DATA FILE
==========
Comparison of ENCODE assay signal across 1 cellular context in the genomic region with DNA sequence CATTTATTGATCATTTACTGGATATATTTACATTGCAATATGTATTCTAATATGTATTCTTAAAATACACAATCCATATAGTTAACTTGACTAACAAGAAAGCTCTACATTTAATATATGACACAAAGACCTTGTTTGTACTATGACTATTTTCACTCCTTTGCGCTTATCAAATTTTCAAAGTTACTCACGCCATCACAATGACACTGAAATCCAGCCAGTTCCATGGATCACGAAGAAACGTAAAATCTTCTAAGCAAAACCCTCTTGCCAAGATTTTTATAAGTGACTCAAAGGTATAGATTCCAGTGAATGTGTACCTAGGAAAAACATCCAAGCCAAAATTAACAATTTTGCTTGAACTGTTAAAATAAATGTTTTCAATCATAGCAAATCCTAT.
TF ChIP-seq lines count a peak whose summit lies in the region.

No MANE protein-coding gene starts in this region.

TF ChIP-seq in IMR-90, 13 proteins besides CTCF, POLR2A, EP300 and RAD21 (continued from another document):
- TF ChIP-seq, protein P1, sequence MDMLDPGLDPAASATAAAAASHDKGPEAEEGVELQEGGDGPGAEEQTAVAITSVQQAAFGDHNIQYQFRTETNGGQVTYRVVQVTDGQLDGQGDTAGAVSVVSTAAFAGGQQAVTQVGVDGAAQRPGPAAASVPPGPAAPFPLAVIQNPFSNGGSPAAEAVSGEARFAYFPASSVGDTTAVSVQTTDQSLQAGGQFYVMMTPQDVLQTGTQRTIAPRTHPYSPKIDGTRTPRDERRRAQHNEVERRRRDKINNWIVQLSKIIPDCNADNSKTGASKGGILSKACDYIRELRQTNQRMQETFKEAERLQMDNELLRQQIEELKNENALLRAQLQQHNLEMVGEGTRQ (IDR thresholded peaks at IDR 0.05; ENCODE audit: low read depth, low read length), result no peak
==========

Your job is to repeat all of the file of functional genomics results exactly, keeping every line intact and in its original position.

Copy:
Comparison of ENCODE assay signal across 1 cellular context in the genomic region with DNA sequence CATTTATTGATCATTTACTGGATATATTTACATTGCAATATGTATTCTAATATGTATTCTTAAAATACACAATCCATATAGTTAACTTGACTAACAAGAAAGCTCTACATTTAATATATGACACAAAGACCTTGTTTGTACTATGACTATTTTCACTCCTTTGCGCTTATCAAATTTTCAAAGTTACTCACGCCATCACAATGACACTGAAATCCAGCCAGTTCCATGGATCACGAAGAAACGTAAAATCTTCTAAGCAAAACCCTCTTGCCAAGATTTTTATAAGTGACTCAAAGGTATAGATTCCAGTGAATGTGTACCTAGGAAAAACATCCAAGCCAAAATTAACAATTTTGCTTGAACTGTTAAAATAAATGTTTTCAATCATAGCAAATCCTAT.
TF ChIP-seq lines count a peak whose summit lies in the region.

No MANE protein-coding gene starts in this region.

TF ChIP-seq in IMR-90, 13 proteins besides CTCF, POLR2A, EP300 and RAD21 (continued from another document):
- TF ChIP-seq, protein P1, sequence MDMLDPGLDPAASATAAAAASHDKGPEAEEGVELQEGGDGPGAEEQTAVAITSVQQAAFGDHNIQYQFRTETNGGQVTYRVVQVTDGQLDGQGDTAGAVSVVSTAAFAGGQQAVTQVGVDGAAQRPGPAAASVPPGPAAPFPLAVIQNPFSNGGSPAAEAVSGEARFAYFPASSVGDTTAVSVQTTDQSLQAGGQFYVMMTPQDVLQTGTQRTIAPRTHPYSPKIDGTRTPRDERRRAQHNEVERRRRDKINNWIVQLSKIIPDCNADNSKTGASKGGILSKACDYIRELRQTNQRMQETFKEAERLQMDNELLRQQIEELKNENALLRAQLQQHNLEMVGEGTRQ (IDR thresholded peaks at IDR 0.05; ENCODE audit: low read depth, low read length), result no peak